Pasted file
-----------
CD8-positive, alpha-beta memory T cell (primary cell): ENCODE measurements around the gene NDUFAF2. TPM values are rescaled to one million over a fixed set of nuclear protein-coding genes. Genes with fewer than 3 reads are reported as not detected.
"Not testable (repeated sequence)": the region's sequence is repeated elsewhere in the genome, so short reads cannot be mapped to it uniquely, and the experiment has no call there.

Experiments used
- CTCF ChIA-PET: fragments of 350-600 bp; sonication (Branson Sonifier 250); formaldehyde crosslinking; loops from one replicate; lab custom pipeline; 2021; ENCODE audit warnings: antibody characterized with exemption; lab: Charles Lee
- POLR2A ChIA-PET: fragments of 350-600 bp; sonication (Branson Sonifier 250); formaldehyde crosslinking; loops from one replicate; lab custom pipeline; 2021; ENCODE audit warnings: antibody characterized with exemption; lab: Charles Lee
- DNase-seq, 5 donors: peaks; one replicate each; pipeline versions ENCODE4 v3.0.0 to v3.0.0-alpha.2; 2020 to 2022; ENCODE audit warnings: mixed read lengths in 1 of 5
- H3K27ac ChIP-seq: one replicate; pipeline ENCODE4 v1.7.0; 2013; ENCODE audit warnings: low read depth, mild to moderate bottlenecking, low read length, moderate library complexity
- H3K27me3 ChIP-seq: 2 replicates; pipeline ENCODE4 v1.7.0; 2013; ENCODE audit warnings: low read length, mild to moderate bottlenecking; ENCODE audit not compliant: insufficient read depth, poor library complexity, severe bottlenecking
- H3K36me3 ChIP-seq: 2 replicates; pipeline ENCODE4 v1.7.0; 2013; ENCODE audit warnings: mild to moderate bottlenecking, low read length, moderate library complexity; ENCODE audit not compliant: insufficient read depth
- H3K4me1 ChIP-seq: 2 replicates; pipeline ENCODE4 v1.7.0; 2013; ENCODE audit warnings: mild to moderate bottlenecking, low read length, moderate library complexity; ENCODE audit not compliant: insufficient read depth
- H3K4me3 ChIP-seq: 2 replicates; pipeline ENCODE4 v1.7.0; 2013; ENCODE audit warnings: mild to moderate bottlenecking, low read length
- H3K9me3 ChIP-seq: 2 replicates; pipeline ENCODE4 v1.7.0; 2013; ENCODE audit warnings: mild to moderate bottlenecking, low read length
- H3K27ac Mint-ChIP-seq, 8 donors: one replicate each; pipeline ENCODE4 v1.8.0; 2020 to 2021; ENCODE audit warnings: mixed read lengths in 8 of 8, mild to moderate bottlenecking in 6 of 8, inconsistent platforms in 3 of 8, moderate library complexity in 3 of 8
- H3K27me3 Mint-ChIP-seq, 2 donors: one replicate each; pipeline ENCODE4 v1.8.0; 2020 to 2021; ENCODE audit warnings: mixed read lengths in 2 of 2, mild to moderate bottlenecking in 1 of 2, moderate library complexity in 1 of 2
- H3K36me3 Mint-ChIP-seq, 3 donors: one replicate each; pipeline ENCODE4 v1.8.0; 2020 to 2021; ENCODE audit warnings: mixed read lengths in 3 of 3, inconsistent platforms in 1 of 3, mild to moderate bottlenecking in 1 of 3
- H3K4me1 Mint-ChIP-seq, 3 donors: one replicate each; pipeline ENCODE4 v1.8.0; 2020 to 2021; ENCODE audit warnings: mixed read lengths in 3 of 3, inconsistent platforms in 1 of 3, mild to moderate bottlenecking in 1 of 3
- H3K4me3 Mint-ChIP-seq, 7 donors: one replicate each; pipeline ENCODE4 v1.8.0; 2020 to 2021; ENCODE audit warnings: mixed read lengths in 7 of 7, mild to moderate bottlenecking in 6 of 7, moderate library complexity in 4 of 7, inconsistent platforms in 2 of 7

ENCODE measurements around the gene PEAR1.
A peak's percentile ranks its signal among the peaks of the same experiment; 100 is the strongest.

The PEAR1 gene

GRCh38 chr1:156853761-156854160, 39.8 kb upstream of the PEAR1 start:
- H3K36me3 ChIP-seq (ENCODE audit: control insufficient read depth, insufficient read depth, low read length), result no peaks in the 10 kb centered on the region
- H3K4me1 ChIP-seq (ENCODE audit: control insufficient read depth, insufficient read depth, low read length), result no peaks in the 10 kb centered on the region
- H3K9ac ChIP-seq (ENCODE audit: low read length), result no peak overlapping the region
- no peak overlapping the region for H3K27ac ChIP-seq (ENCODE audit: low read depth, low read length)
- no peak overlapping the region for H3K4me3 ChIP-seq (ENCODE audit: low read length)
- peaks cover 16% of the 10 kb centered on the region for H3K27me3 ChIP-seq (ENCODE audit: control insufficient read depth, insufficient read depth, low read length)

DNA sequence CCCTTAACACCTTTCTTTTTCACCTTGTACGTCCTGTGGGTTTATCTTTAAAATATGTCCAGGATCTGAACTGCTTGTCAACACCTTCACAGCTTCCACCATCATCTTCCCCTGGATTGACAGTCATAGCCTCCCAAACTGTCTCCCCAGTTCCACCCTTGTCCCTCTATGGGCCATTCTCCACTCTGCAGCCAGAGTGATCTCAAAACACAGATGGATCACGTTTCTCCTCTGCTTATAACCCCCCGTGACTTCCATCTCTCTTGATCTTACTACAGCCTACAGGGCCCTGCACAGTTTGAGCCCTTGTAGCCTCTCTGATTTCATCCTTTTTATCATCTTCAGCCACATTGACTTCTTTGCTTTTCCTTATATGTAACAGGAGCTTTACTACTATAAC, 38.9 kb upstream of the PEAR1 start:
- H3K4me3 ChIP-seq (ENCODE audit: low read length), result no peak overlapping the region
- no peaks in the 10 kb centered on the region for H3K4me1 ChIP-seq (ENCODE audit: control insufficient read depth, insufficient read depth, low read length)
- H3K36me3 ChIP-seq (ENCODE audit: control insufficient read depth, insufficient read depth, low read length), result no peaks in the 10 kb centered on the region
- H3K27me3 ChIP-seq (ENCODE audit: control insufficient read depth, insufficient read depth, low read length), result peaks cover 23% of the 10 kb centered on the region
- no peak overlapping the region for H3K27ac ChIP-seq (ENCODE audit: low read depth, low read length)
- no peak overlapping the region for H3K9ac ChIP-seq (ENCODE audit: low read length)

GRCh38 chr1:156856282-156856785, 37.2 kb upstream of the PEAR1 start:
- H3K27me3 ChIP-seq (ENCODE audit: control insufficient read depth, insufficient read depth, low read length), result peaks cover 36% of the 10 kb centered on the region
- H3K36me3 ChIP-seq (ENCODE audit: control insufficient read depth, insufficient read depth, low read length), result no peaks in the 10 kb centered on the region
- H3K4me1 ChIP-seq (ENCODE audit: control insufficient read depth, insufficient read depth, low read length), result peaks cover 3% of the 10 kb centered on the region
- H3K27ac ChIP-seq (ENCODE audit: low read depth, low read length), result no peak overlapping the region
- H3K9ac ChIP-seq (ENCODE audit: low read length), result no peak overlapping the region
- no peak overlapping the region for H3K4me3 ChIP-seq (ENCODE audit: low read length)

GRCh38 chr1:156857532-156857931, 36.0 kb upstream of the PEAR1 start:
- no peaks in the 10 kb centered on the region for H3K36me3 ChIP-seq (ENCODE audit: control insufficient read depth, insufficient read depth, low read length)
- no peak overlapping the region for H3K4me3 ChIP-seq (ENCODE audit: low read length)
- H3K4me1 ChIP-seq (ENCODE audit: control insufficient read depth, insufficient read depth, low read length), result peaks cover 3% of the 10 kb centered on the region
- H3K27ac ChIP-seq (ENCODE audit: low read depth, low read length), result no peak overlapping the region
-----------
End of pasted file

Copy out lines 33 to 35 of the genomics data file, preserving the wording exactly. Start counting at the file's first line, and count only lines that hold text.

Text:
- no peak overlapping the region for H3K27ac ChIP-seq (ENCODE audit: low read depth, low read length)
- no peak overlapping the region for H3K9ac ChIP-seq (ENCODE audit: low read length)

GRCh38 chr1:156856282-156856785, 37.2 kb upstream of the PEAR1 start: